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The Latest: Supreme Court hears Florida-Georgia water fight

January 8, 2018

FILE - In this Aug. 13, 2013, file photo, Rep. Steve Southerland, R-Fla. and Sen. Marco Rubio listen to Florida Gov. Rick Scott announce a lawsuit against the state of Georgia, while touring Apalachicola, Fla. Florida is hoping the Supreme Court will come to the rescue of this slice of northwestern Florida, which the state says has been devastated by greedy water users in Georgia. The high court hears argument Monday, Jan. 8, 2018, in the long-running water war between the neighboring states. (AP Photo/Phil Sears, File)

WASHINGTON (AP) — The Latest on the Florida-Georgia water dispute at the Supreme Court (all times local):

12:50 p.m.

The Supreme Court appears to be looking for a way to side with Florida in its complaint that Georgia uses too much water and leaves too little for its southern neighbor.

The justices heard argument Monday in the long-running dispute between the two states. The fight is over Georgia’s use of water from the Chattahoochee and Flint rivers that serve booming metro Atlanta and Georgia’s powerful agricultural industry.

Florida says too little is left by the time those rivers form the Apalachicola river that flows into Apalachicola Bay and the nearby Gulf of Mexico.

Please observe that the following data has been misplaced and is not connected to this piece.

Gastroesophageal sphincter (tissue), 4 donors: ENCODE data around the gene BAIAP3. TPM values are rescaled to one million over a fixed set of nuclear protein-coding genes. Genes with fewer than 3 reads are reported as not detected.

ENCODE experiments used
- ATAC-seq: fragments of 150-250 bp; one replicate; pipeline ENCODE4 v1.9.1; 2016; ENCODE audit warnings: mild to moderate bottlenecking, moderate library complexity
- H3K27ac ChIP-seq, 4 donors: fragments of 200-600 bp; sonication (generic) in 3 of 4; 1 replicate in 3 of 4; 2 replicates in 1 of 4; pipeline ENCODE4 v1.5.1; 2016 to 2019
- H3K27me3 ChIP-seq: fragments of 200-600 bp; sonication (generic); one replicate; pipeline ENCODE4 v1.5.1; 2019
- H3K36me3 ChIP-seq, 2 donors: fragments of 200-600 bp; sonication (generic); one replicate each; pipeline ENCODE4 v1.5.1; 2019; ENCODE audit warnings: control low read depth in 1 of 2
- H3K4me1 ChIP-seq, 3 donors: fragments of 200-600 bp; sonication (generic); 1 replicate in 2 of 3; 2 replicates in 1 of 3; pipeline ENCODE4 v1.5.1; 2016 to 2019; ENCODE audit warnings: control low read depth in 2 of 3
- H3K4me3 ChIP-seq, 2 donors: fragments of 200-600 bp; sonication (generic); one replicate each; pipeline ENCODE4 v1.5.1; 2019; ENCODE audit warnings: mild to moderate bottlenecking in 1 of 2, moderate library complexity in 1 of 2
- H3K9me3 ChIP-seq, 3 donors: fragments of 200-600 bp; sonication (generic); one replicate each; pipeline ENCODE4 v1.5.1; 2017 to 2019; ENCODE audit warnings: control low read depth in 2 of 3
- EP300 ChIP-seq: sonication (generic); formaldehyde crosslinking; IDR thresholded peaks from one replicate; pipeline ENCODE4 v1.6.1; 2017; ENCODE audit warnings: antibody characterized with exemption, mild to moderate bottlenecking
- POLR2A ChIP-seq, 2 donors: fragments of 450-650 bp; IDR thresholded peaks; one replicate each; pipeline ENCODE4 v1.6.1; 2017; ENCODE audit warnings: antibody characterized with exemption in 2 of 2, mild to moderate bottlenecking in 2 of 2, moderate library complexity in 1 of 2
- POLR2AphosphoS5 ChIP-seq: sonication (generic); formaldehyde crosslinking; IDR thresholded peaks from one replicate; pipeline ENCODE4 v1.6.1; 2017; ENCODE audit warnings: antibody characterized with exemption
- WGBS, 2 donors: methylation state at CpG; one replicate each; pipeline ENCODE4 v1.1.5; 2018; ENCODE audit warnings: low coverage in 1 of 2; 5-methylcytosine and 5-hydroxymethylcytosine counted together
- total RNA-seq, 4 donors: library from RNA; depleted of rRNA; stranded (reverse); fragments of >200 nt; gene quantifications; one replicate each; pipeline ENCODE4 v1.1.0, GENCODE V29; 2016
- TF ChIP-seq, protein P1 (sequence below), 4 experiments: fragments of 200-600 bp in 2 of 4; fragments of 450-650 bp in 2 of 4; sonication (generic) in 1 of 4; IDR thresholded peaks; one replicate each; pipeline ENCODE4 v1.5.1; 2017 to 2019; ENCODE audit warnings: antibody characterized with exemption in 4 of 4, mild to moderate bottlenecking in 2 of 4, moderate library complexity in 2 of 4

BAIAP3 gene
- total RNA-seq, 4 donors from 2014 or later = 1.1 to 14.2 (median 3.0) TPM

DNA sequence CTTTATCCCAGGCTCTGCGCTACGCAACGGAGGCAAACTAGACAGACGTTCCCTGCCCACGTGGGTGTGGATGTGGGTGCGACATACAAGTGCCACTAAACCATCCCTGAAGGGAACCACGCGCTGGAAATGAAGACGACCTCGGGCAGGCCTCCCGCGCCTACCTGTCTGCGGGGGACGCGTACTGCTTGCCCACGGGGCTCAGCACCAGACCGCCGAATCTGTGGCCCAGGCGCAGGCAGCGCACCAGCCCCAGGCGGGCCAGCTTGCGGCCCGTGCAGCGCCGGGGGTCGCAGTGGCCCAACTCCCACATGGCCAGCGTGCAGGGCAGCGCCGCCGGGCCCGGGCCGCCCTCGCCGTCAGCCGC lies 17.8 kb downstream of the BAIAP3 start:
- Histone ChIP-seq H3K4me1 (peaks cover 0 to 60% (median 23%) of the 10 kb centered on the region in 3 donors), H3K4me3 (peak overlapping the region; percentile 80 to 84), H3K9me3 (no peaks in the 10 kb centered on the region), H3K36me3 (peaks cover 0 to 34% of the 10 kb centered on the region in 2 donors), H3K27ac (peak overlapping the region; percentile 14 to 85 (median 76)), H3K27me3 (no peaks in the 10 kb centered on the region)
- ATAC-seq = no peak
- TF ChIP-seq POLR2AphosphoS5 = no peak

Justice Ruth Bader Ginsburg suggested a cap on Georgia’s water use “would prevent the situation in Florida from getting worse.”

A special master appointed by the justices recommended that they side with Georgia.

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12:55 a.m.

The states of Florida and Georgia are set to air their long-running dispute over the flow of water in arguments before the Supreme Court.

Florida blames farmers and booming metro Atlanta for low river flows that harm the environment and fisheries dependent on fresh water entering the area. Florida argues that Georgia takes more than its fair share of water from the Chattahoochee and Flint rivers and, because of that, too little is left by the time the rivers come together and pass into Florida.

Georgia counters by arguing that Florida has failed to show that it would benefit from any cuts imposed on Georgia, pointing to the conclusion of a court-appointed special master who recommended that the justices side with Georgia.

Arguments are scheduled for Monday morning.

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